June 19, 2009
Uganda’s Forests Being Depleted
A government report said on Friday that Uganda lost close to a third of its forest cover since 1990 because of expanding farmlands, a rapidly growing human population and increased urbanization.
The report, which was published by Uganda's National Environment Management Authority (NEMA), said that in 1990, the east African nation had over 12 million acres of forest cover, but by 2005 only 8.6 million acres remained.
Only about 10 percent of the population of Uganda has access to electricity, while the rest get by with only firewood for cooking.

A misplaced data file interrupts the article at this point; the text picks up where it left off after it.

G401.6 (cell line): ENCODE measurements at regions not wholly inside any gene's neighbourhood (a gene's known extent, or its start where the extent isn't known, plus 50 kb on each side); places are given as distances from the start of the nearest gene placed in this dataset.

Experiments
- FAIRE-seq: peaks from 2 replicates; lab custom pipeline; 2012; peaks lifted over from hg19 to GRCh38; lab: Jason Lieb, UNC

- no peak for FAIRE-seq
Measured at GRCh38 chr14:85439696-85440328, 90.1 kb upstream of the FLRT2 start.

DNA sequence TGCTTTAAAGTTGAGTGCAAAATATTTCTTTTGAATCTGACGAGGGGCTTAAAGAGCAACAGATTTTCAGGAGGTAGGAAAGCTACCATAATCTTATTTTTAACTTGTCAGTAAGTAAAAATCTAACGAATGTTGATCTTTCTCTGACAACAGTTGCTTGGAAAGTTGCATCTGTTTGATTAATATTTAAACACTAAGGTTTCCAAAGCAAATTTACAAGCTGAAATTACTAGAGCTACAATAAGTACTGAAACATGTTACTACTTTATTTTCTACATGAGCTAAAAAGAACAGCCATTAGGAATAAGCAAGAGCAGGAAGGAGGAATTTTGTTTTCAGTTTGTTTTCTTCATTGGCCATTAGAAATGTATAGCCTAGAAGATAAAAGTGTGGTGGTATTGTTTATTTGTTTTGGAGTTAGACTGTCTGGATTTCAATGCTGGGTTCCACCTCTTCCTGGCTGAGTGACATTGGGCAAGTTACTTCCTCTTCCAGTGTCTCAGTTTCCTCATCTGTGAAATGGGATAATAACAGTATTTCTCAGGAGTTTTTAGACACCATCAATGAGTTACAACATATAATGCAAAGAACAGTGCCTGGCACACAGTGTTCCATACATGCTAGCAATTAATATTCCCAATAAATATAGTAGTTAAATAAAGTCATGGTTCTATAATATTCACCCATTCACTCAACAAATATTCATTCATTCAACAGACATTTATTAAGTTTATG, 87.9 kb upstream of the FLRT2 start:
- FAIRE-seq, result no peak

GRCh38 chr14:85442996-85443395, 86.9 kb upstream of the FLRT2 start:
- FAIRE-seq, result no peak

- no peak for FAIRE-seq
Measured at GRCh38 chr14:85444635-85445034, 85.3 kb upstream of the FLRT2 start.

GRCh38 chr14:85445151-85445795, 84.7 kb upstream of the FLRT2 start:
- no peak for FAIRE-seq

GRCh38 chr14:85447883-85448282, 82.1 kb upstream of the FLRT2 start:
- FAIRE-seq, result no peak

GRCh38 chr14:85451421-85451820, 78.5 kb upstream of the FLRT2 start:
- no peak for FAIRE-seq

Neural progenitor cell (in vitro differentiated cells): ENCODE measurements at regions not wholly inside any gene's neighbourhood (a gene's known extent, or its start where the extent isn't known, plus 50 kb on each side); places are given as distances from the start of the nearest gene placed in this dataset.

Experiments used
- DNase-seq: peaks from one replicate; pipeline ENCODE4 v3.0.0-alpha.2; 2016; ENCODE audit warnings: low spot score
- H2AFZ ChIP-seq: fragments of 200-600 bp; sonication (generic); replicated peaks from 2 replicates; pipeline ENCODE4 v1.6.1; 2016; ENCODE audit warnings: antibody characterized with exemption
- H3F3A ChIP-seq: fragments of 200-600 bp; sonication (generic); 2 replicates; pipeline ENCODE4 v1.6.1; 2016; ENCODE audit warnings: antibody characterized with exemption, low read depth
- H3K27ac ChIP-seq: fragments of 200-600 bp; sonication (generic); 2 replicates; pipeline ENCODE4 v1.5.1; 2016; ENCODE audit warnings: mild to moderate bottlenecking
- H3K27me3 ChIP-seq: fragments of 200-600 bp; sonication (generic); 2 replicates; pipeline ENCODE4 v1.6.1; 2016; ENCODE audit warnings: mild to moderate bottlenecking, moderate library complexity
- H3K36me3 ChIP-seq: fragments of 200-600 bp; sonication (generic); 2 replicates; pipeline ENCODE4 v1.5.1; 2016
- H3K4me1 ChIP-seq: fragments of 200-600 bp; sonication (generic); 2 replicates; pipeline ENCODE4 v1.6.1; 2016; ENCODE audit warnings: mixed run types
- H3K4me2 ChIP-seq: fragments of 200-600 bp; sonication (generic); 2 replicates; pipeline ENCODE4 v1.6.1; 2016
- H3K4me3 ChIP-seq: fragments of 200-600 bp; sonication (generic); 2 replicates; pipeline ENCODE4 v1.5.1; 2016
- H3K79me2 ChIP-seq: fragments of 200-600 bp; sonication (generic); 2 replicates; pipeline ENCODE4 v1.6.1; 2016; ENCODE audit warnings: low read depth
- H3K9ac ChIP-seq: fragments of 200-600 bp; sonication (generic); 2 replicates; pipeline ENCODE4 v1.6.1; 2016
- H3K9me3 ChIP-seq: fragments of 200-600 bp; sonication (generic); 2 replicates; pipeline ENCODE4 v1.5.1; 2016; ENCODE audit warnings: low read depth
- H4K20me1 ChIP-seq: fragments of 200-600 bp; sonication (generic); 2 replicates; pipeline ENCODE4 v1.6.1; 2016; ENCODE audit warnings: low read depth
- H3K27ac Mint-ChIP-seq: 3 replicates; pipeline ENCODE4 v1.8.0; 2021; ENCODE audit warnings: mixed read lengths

"Because 89 percent of rural Ugandans rely on burning firewood for cooking, deforestation is occurring at an alarming rate," NEMA said.
Uganda is an eastern African country with around 31 million people, and it has the world's highest population growth rates.
Recent government estimates show that there are seven live births to every adult female.
According to the report, there were three districts surrounding Kampala, Uganda's capital, that lost over 78 percent of their forestland since 1990, while people migrate out of the increasingly crowded city into neighboring regions.
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